Annette Bening's outstanding performance is the best reason to see Being Julia
, a highly melodramatic adaptation of the 1937 novel Theatre
by W. Somerset Maugham. With a prestigious pedigree (director Istvan Szabo and screenwriter Ronald Harwood share impressive theatrical backgrounds) and a stellar cast including Jeremy Irons, Bruce Greenwood, and Juliet Stevenson, the film's backstage and onstage theatrics take place in pre-World War II London, when the venerable actress Julia (Bening) fends off middle-age by romancing a stage-struck young American (Shaun Evans) in a calculated attempt to retain some youthful vitality while airing her own dirty laundry onstage in a glorious act of divine diva behavior. Treating life and theater as one big play in which she's the perpetual star, Julia's nothing if not a master thespian, and Bening's got all the chops to keep her in the spotlight. If the film isn't quite worthy of Bening's excellence, at least it gives her performance the showcase it deserves. -- Jeff Shannon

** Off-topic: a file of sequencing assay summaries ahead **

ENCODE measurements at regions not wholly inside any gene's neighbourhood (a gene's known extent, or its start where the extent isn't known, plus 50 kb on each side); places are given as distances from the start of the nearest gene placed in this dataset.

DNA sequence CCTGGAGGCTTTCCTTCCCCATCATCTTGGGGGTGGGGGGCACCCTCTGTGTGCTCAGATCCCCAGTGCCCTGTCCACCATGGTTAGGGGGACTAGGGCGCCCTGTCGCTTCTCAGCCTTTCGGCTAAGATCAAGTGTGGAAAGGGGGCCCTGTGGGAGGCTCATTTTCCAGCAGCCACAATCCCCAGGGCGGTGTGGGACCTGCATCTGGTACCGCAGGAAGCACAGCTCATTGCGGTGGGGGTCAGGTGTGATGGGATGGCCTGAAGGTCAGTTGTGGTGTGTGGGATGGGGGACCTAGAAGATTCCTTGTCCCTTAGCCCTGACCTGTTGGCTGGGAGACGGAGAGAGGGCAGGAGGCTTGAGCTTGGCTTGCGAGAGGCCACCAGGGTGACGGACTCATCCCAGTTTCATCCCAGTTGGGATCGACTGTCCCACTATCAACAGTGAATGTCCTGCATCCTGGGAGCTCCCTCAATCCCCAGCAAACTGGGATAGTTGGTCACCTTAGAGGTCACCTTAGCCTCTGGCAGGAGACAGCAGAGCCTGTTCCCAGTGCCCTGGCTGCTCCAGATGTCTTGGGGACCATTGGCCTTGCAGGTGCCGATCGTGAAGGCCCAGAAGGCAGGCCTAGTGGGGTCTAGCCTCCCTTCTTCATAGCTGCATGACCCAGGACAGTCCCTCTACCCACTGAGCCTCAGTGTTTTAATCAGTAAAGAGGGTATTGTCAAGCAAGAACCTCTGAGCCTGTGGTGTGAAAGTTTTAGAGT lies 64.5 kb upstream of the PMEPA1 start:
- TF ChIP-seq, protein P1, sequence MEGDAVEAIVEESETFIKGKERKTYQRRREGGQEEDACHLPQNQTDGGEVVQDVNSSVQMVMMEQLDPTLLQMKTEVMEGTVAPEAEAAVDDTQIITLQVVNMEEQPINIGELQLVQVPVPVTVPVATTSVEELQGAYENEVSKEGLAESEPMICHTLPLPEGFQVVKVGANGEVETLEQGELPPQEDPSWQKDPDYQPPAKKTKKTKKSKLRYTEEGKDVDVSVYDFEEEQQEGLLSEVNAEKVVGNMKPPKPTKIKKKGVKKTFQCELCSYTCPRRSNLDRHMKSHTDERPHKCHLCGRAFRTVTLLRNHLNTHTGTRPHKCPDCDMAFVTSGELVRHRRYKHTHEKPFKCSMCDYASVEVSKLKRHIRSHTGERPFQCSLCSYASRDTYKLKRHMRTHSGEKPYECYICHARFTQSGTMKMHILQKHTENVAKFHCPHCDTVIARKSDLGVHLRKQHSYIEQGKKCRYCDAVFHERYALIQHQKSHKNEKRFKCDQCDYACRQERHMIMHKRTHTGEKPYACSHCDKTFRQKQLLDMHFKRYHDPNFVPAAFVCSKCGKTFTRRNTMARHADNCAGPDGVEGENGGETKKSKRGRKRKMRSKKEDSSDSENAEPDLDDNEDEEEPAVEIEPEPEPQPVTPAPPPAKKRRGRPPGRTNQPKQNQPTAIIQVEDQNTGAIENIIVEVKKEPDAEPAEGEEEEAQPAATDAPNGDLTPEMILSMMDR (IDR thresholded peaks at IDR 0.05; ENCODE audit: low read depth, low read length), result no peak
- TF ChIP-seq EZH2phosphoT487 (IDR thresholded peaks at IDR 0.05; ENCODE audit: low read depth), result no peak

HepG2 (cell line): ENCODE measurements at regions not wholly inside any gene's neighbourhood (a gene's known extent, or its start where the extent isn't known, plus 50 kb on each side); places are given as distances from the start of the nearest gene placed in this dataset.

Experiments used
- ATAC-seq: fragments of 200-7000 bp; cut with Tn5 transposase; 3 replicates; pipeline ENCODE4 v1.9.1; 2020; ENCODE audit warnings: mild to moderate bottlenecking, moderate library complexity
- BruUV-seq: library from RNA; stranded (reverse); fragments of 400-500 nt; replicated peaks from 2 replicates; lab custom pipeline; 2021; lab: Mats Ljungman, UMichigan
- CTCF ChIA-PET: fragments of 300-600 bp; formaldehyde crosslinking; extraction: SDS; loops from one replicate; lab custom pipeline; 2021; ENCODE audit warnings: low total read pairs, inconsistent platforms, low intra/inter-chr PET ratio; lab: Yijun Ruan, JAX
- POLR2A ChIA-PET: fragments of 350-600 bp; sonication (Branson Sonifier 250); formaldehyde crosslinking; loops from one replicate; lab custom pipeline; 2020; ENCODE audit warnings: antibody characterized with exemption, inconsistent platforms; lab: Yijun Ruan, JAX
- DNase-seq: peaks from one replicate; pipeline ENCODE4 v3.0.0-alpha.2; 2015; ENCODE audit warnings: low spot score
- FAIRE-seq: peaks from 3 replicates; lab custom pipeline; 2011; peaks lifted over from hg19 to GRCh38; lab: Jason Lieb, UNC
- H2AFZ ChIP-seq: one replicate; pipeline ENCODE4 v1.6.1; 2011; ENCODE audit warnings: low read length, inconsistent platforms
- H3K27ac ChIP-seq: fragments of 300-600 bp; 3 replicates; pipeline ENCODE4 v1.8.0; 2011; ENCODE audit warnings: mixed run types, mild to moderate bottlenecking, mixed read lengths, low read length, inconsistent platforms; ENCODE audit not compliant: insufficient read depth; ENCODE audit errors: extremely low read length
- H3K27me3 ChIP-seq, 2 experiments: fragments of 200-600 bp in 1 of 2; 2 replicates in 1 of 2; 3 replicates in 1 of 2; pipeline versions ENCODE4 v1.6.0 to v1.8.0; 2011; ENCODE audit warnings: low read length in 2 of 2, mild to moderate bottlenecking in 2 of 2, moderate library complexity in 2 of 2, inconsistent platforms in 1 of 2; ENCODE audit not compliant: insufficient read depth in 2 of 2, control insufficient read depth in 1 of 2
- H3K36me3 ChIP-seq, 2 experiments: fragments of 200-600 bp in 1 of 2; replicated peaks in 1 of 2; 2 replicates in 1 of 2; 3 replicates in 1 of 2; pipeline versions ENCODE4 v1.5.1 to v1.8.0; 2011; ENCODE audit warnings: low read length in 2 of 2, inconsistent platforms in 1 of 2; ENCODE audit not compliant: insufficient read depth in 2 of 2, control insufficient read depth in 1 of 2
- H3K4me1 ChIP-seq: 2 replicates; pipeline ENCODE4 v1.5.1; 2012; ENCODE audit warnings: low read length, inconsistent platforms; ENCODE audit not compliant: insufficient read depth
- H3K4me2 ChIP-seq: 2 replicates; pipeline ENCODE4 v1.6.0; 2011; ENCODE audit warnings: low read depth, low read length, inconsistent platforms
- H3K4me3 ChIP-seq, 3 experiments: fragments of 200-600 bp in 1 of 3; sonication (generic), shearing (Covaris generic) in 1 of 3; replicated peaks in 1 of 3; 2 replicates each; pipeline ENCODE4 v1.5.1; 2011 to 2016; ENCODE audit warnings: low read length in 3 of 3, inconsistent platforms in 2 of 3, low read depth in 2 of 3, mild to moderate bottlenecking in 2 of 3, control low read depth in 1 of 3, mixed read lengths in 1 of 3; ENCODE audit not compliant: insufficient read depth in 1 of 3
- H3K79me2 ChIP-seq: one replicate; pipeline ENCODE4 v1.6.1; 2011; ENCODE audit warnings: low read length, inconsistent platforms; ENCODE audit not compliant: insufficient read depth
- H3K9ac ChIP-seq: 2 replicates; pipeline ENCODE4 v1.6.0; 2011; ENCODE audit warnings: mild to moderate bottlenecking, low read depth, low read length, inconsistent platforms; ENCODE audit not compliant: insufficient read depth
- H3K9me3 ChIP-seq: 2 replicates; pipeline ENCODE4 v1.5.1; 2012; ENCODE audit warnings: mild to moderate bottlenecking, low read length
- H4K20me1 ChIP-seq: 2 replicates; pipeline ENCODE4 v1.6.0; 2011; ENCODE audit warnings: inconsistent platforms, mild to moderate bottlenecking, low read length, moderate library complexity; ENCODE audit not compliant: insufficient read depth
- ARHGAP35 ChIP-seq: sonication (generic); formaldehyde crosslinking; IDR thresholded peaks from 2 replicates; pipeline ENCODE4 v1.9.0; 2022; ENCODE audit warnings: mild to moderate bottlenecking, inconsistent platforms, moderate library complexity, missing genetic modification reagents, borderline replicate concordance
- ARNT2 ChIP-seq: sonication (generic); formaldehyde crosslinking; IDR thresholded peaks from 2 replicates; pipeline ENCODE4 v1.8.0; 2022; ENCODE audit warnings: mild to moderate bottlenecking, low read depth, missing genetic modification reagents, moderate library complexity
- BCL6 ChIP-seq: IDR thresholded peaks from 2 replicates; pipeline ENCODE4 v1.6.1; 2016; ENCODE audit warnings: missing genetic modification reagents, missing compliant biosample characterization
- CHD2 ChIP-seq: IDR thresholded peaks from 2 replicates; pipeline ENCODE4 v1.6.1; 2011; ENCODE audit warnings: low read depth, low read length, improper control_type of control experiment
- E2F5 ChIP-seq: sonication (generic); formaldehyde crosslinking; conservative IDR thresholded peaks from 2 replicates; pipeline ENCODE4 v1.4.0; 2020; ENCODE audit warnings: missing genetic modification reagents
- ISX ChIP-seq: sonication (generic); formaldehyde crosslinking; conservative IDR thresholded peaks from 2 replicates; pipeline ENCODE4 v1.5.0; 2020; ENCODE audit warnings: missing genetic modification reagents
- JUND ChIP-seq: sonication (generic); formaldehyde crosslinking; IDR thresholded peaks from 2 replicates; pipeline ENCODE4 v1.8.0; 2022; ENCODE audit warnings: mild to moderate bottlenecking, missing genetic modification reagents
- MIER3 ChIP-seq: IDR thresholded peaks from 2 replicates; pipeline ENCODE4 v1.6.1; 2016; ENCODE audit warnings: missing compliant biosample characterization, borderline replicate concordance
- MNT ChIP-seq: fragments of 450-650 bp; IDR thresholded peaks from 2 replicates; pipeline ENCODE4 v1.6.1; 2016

Romantic comedy set in the world of the London stage in the late 1930s. Annette Bening stars as the beautiful and beguiling actress Julia Lambert. She is at her peak, physically and professionally, but her successful theatrical career and her marriage to handsome impresario Michael Gosselyn (Jeremy Irons) have become stale and unfulfilling. Enter Tom Fennell (Shaun Evans), a younger man who claims to be Julia's greatest fan. Finding his ardor irresistible, she decides that romance is the best antidote to a mid-life crisis and embarks on a passionate affair. Life becomes more daring and exciting, until Julia's young lover callously tries to relegate her to a supporting role. But on opening night, Julia reveals that she is a more formidable actress than anyone ever imagined.